city to do as I pleased. If I had travelled with a friend I would of felt obligated to go
    places and make the most of the trip - but I was riding solo, so I was able to call into
    M&S, pick up a tonne of food and a big bottle of bubble bath. When I got back to the
    hotel I climbed into a the tub, scoffed my face whilst watching dodgy tele, did a
    little bit of work, and was out for the count by 8. It was the perfect trip.
  • It is natural that we all want to be liked others, (because who wants haters?) but as
    you spend time in solitude, you find yourself seeking other's approval less and less,
    and you become happier in your own skin and begin accepting yourself more. Older
    people have really got this stuff down, and they seem much more free and happier
    because of it. If you aren't constantly seeking for validation, then you are more
    likely to act and think in a way that makes you feel more content! Learning about
    what you think of yourself is going to be a better exercise than learning about what
    other people think of you - because at the end of the day, it doesn't really matter.
  • There are good days - walking around, blood is pumping through your body, you feel
    invincible : no bitches can hold you down. Your creativity and productivity is off the
    charts, you are a flippin' inspiration to yourself. The world is more beautiful, and
    you take a few more seconds to breath in the good bits of each day. 
  • There are bad days - no one could ever hate you more than you do. Nothing goes
    right, and you crash and burn. But it's okay because nobody is witness and you can
    unleash the bitch beast inside of you.
  • You learn that no one really cares about that thing that you do. That small habit of
    biting your nails (or whatever that small thing you like to tend to down over is)- it
    doesn't matter, even though you can built it up to at times. It's such a tiny
    insignificant speck of what makes you up. 
  • You learn that no one really cares about that thing that you do. Your talent isn't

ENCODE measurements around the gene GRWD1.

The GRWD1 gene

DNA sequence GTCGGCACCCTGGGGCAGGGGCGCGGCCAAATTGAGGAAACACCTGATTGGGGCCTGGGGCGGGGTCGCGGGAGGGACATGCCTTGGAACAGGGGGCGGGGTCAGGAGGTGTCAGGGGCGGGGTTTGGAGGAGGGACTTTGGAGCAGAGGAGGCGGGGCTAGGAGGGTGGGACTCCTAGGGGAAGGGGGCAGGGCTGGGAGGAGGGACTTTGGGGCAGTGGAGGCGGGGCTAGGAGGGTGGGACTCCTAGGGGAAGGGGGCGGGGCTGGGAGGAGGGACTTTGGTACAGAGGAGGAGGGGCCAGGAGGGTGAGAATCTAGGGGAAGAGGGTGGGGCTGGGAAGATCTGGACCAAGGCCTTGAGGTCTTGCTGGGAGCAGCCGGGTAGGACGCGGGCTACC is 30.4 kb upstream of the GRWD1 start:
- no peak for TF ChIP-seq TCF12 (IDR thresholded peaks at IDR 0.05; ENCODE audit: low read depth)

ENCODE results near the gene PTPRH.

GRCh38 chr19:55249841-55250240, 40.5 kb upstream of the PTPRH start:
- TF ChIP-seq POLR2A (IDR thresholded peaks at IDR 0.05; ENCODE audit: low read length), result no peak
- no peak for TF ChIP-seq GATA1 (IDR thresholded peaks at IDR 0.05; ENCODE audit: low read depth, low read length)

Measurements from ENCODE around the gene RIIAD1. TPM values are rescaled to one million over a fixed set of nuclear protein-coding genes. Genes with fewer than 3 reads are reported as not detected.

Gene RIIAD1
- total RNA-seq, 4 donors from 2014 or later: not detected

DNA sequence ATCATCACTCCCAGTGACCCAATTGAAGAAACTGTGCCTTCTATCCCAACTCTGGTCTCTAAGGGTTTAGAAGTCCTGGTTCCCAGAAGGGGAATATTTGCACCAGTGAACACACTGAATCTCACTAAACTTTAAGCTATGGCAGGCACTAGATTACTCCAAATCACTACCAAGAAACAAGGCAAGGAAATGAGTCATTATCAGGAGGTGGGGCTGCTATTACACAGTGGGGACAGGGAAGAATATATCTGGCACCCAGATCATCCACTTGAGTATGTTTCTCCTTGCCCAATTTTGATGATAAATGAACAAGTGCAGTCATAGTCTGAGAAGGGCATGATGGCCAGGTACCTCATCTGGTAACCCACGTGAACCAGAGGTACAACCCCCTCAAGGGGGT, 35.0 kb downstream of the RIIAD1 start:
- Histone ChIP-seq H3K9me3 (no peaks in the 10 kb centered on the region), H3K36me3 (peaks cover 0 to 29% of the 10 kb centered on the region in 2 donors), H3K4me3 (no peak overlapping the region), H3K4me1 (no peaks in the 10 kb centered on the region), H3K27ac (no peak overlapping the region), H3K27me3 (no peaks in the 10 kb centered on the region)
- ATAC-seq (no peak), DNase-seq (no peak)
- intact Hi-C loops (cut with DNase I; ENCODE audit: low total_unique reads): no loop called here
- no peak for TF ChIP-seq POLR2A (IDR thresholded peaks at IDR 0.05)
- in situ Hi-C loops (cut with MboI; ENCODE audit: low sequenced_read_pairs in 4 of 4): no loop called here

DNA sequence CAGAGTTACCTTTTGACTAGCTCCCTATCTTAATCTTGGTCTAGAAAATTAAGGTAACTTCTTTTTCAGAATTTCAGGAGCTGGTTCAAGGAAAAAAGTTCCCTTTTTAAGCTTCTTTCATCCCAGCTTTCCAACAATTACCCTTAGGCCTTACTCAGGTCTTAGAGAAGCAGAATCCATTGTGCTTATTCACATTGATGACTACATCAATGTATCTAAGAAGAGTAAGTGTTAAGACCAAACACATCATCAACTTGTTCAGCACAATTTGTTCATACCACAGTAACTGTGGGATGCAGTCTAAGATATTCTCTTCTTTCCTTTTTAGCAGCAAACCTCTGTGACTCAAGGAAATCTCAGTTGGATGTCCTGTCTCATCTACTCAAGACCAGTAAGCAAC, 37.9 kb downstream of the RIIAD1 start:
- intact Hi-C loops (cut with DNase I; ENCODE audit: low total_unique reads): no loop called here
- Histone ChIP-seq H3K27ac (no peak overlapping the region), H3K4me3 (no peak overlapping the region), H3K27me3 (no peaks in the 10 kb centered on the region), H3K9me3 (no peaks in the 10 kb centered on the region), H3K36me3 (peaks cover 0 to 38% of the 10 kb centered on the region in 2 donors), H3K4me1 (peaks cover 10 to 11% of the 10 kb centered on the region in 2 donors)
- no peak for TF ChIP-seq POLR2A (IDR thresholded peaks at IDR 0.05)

going to be life changing to everyone. You learn to disregard your abilities and push
    harder to better yourself, even though no one cares, because you do. It brings a
    freedom that allows you to dive head first into doing something that would normally
    scare you because of what others might think; like singing in public/on a recording.

At the end of the day, you can choose to be your own best friend, or your own worst
enemy. However, when you learn to love yourself and bet on yourself - that's when you
stop relying on the validation and love from others and ultimately you can live a happier
life. I mean, when you choose to be your own buddy, you're technically never really alone,


Laura said...

I loved reading this post because I can relate so much to it.
When I first moved to a different city to go to University, I had no one there.
I was so used to always have people around me that it was such a hard time to
go to classes alone, organize your day without other people or just exploring the new
city without anyone. It took some time to make real friends here and even though I can now say
that I have accomplished this goal, the time I had with myself was such a good lesson for life.
I realized that I had been so dependent on other people because I never expected that I could
do anything alone. I was very afraid of it. In the new city I had to do it and it helped me to understand
that I can trust myself and that me and myself could be very good friends, too. I am now so much more independent from other people because even though I love to do amazing things with my friends, I also know that I am at least capable to do them on my own as well.
Also the pictures you've included here are great. I really enjoy reading your blog.

Laura (

Unknown said...

Agh Laura,
Thanks for sharing your story. I can totally relate to the whole moving away for university and being totally on your own. I did the same for my first year of uni, but again I think it made me come to the same realization that I actually can go and do things alone. It definitely opened so many more doors for me as I wasn't afraid to visit gallerys or exhibitions alone, and now I pretty much only do them alone.

Thanks for being such a sweetie! I must check out your blog tonight with a cuppa (: xx